Here comes E3 2012, like Slim Pickens strapped to the world’s fattest ballistic missile, carrying a bottomless Santa Claus tote full of goodies. Don’t let the June 5-7 dates fool you: The show actually kicks off on Monday June 4, when Microsoft, Electronic Arts, Ubisoft and Sony stage their press shows from morning to dusk.
In broad strokes, this year there’s Nintendo primed to show more of its already-announced Wii U (we’ll be liveblogging it here), Microsoft training all its special effects lighting on Master Chief’s new foil in Halo 4, Sony with whatever Sony has planned for the Vita and then the standard bazillion game sequels flanked by public relations all but waving glittering pom-pons. We’re also staring down a laundry list of wild hypotheticals: Will we see a new Xbox? The next PlayStation? A slimmer 3DS with a second thumb-stick? Gameplay footage of Grand Theft Auto V? Will Microsoft buy Sony and launch something called the PlayBox? Will Sega finally roll out the Dreamcast 2?
I kid about the last two, but that’s the speed of reality heading into an E3. It’s like Steve Jobs‘ reality distortion field times the size of downtown Los Angeles. Bearing that in mind — call it our “prognostication may vary” disclaimer — here’s a rundown of what we’re expecting from this year’s show, along with a few things we’re not.
We won’t see new consoles from Microsoft or Sony. Both companies have implied, repeatedly, that they won’t show new hardware at E3 2012. And why should they? They’re neck-and-neck in global system sales, have large install bases, developers are nice and comfy with the systems’ idiosyncrasies and design tricks, consumers aren’t really clamoring for new tech (or to spend more money on it) and even the newest kid on the block, Nintendo’s Wii U, reportedly just brings Nintendo up to par, power-wise, with the competition. Sure, whatever’s next is the elephant in the room this far into the current gen’s life cycle, and maybe — maybe — we’ll get a tease. But I wouldn’t count on it. And I certainly wouldn’t count on nit-picky platform specs or interface specifics, since we’re at least a year out from a next-gen Microsoft/Sony launch.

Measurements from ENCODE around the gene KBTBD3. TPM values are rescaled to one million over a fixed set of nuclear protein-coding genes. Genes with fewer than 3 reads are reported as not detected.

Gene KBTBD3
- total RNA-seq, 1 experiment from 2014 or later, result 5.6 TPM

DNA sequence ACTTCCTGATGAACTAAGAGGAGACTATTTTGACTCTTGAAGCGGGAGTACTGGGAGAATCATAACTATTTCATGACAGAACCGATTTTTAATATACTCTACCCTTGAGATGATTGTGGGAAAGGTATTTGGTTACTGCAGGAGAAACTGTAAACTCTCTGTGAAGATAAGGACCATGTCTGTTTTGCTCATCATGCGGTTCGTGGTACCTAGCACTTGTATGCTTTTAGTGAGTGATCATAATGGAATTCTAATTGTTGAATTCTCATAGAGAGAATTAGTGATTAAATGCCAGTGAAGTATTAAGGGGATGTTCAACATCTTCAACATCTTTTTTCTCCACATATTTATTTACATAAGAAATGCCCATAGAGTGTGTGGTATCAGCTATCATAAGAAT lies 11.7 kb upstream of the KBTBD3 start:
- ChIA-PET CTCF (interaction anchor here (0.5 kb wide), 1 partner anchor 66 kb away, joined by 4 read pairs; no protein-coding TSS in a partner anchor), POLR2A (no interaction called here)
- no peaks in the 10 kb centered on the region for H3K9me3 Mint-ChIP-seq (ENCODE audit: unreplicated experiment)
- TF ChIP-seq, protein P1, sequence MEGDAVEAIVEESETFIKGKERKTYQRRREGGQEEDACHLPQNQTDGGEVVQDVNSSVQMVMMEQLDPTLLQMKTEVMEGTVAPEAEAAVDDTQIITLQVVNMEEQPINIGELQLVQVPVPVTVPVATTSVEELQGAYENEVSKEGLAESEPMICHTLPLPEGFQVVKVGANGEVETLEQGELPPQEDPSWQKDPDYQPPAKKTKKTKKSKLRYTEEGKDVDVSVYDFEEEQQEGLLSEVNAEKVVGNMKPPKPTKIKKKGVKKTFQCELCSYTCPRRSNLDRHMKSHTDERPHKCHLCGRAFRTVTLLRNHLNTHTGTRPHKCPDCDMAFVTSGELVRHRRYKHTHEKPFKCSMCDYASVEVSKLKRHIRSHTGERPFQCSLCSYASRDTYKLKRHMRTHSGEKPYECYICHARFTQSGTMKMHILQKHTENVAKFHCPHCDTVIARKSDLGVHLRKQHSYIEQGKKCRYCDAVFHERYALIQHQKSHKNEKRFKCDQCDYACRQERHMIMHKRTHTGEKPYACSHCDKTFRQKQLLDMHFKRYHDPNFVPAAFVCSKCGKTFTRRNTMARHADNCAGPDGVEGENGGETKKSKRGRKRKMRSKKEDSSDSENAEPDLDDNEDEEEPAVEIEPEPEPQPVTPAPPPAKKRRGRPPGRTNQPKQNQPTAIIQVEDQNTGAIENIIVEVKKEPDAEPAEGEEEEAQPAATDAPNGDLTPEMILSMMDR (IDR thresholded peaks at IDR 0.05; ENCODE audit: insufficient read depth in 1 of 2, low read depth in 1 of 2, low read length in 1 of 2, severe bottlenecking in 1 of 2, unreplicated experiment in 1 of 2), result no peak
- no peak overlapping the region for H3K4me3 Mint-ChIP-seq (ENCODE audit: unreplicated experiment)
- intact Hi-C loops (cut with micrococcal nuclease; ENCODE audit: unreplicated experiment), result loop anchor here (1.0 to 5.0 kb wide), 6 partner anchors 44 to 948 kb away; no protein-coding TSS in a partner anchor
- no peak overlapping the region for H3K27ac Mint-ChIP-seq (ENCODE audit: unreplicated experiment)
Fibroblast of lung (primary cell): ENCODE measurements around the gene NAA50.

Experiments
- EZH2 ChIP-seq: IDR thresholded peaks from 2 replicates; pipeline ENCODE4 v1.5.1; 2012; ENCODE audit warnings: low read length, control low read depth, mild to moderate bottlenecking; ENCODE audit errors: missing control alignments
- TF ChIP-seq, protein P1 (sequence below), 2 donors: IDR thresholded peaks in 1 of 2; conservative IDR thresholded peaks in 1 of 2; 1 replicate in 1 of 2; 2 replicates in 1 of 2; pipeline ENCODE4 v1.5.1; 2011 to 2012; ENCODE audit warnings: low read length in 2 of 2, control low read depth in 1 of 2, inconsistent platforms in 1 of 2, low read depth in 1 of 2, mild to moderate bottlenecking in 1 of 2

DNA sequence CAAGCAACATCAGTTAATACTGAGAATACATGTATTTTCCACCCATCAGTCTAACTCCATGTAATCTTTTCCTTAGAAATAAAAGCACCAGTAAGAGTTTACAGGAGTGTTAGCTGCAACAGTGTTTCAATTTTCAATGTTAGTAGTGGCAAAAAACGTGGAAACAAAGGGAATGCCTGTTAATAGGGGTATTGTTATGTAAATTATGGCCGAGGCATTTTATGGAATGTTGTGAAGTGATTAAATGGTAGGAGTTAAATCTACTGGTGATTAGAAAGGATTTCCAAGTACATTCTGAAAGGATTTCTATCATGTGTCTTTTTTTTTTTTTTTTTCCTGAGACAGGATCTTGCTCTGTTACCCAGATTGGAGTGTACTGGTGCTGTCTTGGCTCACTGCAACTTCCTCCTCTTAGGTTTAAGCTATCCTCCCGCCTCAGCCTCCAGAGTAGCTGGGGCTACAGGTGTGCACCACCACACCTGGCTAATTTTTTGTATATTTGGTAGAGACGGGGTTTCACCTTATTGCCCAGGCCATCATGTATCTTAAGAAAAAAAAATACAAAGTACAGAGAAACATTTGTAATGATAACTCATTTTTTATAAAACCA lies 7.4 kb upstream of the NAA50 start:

We won’t get our first look at Grand Theft Auto V. It’s Rockstar’s elephant in the room, a game the company announced last year and has said nothing about since. With Max Payne 3 out the door, we’ll finally see this thing go large at E3 2012, right? Wrong. CVG says Rockstar’s going to do what it usually does: make like Axl Rose and shrug off the show. Which, frankly, would be fine by me — I’m with guys like Irrational Games’ Ken Levine, when he suggests pre-hype and previewing can spoil a game’s impact and says “[preparing] for these events takes time away from development.” Amen.
Sony will double down on the Vita. The Vita hit the ground running in March with better-than-decent originals like Uncharted: Golden Abyss, Wipeout 2048 and Escape Plan, as well as sterling ports of games like Disgaea 3, Rayman Origins, Ninja Gaiden and Ultimate Marvel vs. Capcom 3. Since then, it’s been slow going. The next big thing is probably Gravity Rush, due out the week after E3, but Sony needs more than this exclusives trickle to get the Vita moving. I could care less about a Call of Duty or Battlefield game, say, but from a commercial standpoint, the system needs something like that to pry open wallets. Expect Sony to lay out its “Vita Stage 2” plans, including the handheld’s fall/holiday launch lineup, at the show.
Nintendo might introduce a diet-sized 3DS with dual analog thumb-nubs. No one iterates handhelds like Nintendo — the company’s released how many versions of its DS (even before it slapped a ‘3’ in front of the moniker)? Its latest — the 3DS — is kludgy-looking and battery-life-challenged, and with the secondary control stick add-on tray, it’s kind of a franken-mess. What are the odds the company could roll out a slimmer 3DS with twin thumb-sticks and improved battery life at this year’s show? Long, but then so were the odds on a titanic and totally unexpected $80 price cut less than half a year after the 3DS launched stateside in March 2011.